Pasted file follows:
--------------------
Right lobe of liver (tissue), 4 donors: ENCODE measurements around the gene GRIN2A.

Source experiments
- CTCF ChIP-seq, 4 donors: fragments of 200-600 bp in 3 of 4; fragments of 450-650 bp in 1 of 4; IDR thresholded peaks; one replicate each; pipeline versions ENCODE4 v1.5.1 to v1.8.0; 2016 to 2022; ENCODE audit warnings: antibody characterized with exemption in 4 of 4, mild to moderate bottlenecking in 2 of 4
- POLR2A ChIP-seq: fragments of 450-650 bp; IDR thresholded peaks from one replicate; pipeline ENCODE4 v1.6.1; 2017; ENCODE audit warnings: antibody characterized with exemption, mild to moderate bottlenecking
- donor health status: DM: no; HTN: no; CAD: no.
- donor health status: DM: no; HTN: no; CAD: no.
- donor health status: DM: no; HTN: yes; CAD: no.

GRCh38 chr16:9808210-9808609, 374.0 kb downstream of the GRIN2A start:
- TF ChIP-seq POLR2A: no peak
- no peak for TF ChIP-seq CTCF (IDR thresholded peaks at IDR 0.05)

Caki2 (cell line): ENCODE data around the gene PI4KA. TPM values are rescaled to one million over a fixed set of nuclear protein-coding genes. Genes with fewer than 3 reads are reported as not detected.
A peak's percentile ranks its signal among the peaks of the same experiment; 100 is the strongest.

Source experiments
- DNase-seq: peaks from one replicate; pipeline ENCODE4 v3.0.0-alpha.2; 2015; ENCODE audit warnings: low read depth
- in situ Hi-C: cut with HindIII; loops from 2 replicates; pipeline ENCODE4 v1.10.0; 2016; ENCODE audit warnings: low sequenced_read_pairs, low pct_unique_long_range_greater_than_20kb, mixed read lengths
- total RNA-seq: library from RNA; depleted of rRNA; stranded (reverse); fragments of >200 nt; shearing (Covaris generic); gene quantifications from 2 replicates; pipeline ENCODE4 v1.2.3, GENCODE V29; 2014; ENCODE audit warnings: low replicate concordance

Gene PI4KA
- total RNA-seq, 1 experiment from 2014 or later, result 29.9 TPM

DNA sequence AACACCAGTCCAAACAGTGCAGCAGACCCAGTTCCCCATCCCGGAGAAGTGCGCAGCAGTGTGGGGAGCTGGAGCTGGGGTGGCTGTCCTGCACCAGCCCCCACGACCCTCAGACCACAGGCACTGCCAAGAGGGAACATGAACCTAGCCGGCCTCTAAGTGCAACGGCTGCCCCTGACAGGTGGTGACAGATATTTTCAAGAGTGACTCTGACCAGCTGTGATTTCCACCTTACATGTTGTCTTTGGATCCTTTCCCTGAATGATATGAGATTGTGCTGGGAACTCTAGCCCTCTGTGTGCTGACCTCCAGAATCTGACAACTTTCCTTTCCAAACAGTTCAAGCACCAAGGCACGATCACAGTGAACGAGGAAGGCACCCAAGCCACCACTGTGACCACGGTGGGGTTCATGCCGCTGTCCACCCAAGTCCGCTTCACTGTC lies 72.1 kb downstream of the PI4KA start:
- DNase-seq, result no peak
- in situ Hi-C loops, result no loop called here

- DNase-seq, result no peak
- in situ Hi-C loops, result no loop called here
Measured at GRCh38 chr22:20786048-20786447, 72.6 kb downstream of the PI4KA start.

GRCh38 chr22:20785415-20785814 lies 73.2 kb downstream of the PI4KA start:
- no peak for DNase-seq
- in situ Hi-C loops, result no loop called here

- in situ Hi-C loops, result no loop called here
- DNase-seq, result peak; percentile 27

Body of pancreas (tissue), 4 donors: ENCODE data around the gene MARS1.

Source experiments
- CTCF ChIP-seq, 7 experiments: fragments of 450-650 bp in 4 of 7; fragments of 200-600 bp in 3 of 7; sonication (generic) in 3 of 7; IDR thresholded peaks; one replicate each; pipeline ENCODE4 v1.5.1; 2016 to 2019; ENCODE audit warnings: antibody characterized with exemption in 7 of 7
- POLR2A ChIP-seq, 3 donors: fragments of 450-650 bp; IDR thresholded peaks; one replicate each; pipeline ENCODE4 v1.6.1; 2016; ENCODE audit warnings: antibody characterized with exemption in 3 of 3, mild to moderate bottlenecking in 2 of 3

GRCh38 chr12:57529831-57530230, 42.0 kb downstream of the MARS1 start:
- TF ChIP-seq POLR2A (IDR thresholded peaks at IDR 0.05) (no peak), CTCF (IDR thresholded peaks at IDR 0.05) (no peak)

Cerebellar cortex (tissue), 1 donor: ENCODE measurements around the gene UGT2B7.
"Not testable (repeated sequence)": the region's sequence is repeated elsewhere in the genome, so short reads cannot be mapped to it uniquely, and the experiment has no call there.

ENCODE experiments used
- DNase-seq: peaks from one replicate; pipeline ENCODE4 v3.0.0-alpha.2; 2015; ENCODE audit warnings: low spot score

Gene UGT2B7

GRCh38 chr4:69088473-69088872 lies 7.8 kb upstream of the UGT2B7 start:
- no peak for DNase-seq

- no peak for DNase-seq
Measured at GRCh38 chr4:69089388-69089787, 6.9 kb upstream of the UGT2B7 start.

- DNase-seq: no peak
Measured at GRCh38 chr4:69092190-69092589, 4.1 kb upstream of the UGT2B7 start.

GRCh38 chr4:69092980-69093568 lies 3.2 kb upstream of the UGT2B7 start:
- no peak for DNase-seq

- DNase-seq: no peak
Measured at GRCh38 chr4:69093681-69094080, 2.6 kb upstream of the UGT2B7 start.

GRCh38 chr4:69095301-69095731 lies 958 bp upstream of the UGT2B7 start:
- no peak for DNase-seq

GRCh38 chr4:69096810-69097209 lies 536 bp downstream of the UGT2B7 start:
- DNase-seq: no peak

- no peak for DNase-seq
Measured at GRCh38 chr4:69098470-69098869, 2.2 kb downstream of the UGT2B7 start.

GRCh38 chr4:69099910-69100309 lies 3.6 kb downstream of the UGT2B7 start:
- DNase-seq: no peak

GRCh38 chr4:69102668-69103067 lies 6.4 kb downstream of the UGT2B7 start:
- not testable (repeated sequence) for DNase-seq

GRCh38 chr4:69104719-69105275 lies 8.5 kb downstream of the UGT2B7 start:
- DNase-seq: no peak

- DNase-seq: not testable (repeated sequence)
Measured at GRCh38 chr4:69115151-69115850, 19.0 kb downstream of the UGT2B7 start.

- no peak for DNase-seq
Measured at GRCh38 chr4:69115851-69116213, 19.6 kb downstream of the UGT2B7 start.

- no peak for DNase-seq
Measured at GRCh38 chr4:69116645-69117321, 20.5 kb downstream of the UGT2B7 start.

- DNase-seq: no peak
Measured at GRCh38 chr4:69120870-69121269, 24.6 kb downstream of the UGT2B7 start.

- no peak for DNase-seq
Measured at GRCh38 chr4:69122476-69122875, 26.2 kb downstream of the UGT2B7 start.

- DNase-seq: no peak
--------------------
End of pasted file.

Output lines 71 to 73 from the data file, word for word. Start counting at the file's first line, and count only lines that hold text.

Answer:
- no peak for DNase-seq
Measured at GRCh38 chr4:69122476-69122875, 26.2 kb downstream of the UGT2B7 start.

- DNase-seq: no peak